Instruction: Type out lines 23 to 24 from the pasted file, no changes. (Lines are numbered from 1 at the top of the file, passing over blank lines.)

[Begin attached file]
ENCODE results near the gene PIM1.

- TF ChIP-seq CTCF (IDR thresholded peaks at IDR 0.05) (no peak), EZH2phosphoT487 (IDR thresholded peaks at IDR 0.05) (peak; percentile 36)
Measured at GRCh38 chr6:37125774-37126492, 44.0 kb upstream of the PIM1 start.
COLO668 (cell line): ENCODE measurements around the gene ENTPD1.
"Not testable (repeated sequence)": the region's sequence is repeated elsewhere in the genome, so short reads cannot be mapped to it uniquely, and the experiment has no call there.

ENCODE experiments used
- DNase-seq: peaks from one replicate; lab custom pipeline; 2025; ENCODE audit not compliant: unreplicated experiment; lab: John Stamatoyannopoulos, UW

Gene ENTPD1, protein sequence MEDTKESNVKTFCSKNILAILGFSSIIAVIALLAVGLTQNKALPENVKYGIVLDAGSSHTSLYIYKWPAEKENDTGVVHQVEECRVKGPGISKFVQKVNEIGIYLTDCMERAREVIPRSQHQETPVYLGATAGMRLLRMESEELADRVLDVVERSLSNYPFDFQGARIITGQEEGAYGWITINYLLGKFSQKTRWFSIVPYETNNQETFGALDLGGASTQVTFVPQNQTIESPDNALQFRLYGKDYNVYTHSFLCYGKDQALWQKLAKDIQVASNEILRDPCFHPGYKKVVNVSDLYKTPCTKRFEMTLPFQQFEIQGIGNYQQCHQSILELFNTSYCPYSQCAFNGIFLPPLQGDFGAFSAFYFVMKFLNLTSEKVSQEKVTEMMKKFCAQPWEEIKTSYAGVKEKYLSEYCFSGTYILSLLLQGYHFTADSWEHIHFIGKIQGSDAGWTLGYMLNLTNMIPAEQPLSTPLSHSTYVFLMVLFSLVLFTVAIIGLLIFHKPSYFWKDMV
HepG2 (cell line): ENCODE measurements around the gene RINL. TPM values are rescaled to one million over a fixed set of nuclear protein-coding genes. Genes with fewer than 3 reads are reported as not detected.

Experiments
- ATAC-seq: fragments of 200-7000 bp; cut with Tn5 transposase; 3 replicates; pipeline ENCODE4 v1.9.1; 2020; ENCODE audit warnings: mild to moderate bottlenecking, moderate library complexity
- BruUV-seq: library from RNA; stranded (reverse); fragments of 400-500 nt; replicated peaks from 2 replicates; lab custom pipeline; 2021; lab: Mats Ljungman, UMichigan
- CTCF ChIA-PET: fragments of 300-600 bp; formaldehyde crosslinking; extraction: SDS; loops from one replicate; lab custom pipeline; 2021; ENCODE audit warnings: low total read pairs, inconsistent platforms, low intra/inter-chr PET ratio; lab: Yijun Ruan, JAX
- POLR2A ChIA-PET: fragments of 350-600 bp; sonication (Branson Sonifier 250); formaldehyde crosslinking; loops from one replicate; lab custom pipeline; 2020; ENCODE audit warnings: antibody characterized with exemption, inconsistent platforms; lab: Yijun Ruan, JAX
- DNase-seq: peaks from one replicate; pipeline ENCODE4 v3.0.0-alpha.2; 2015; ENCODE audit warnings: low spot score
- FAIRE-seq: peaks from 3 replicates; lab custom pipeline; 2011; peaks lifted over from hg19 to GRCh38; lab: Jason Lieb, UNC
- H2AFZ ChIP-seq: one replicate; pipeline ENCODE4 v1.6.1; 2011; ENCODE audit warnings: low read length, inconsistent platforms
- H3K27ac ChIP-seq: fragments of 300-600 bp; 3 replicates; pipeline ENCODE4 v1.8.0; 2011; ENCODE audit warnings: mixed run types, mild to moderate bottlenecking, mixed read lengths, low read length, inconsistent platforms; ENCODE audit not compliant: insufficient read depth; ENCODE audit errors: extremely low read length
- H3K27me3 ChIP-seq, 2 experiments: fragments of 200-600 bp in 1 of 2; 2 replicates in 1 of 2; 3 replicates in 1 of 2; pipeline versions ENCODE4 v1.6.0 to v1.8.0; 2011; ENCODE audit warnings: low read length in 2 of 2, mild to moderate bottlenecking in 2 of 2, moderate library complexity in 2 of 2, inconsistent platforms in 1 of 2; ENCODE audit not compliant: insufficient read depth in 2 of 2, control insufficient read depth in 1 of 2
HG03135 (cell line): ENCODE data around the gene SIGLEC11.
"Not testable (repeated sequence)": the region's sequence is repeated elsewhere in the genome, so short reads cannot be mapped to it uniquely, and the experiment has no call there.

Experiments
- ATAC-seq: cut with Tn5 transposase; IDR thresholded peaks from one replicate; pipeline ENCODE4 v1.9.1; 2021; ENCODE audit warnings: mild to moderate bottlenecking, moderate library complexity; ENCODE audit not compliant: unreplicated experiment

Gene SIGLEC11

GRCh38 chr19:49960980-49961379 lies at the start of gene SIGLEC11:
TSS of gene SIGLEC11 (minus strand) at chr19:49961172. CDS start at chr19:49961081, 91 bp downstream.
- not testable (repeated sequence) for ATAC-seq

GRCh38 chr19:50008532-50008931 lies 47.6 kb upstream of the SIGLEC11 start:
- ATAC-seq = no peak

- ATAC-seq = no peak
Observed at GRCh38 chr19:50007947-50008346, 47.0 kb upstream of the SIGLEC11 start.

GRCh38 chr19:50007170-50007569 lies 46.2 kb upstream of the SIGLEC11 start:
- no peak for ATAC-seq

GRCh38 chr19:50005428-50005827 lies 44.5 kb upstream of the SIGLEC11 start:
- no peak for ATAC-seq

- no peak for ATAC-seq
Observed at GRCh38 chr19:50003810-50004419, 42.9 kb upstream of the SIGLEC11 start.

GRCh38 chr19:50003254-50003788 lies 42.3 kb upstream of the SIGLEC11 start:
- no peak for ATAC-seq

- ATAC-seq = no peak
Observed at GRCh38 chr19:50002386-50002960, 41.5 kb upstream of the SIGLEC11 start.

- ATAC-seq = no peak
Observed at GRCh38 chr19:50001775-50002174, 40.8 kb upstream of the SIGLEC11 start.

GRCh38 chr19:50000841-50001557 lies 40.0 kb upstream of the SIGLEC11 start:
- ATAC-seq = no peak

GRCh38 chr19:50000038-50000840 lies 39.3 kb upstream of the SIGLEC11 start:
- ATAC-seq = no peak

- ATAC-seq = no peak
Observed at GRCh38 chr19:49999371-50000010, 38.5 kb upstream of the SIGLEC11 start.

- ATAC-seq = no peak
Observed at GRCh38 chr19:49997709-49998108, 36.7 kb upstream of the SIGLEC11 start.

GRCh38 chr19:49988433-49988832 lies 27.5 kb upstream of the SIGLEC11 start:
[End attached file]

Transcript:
- ATAC-seq: cut with Tn5 transposase; IDR thresholded peaks from one replicate; pipeline ENCODE4 v1.9.1; 2021; ENCODE audit warnings: mild to moderate bottlenecking, moderate library complexity; ENCODE audit not compliant: unreplicated experiment

Gene SIGLEC11